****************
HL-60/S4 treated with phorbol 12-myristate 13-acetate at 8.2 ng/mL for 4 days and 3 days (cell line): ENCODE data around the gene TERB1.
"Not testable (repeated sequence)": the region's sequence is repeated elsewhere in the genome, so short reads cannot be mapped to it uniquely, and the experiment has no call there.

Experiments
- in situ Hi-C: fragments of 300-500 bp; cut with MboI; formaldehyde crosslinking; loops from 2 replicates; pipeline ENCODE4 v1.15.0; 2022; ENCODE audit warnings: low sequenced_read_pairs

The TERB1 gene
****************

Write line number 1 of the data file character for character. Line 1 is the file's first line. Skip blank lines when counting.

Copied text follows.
HL-60/S4 treated with phorbol 12-myristate 13-acetate at 8.2 ng/mL for 4 days and 3 days (cell line): ENCODE data around the gene TERB1.